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The chart above is a graphic that shows the amino acid sequence differences between different organisms for a protein keratin.

The question I am required to answer begins as, "Keratin is made up of about 450 amino acids. Determine the similarity in percentages between species A and B, A and C, and B and C. Explain how amino acid sequences can be used in determining how closely related two species are."

My initial solution to finding the percentages is dividing the respective differences in the chart above by 450. Then, subtract that number by 100, and hence, find the similarity percentage. For example, for species A and B, I would divide 4 by 450, resulting in 0.89%. I would next subtract this percentage from 100%, resulting in 99.11% similarity. Is this the correct procedure?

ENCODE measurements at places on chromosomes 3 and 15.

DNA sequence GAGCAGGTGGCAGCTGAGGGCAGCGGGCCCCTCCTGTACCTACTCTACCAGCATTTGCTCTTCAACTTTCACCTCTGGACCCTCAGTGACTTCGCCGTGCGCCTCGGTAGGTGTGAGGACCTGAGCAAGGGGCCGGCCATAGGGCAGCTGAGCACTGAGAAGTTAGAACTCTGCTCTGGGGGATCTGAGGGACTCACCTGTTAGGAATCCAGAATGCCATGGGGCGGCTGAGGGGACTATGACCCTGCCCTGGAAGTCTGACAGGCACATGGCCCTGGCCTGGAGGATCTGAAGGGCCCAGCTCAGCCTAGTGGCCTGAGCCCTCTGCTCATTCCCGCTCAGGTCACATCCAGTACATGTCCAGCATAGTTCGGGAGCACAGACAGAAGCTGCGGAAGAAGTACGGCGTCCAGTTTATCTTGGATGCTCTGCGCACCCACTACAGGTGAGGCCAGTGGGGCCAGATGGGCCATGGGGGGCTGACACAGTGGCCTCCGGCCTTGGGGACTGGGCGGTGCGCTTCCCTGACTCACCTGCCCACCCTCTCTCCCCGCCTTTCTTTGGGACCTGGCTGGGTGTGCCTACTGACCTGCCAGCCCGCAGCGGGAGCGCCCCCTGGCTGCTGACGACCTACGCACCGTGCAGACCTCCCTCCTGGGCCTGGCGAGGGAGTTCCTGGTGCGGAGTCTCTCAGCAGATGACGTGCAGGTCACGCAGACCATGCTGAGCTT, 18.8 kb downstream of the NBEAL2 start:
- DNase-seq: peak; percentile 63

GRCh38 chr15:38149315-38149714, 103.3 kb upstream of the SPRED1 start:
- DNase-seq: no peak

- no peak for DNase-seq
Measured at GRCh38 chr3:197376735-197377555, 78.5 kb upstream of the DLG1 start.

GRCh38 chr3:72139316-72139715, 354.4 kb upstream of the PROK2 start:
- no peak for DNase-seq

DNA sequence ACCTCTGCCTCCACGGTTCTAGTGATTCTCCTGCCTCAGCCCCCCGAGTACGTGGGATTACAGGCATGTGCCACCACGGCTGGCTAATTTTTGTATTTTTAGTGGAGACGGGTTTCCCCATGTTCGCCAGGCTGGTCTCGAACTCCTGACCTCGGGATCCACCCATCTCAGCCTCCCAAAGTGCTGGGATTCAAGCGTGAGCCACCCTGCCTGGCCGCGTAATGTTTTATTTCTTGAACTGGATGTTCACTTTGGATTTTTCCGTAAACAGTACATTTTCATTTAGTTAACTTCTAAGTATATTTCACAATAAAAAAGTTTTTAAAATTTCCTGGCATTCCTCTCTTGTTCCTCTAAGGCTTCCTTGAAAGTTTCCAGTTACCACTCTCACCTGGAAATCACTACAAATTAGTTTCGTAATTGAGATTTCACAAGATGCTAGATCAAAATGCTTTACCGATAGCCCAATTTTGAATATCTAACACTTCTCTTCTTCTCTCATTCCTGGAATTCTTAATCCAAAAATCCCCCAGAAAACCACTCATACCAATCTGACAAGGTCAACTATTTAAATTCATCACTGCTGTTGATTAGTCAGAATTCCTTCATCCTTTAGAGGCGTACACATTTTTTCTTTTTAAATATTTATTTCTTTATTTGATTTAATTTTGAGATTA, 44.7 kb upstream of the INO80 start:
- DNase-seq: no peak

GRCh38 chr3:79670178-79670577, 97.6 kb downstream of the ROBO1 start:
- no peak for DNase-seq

My initial solution to explaining how amino acid sequences can be used to determine how closely related two species are is as follows: The larger the difference in amino acid sequences between two species, the less closely related two species are. Is this explanation correct as well?

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Step number one is correct, but note that there are several similarity (or alternatively distance) measures. What you choose is the simplest and most intuitive one and it a good one without any other assumption or explanation given.

Step number two is also correct, if the similarity is a good proxy for when the last common ancestor between two species is in time, which in this case should be.

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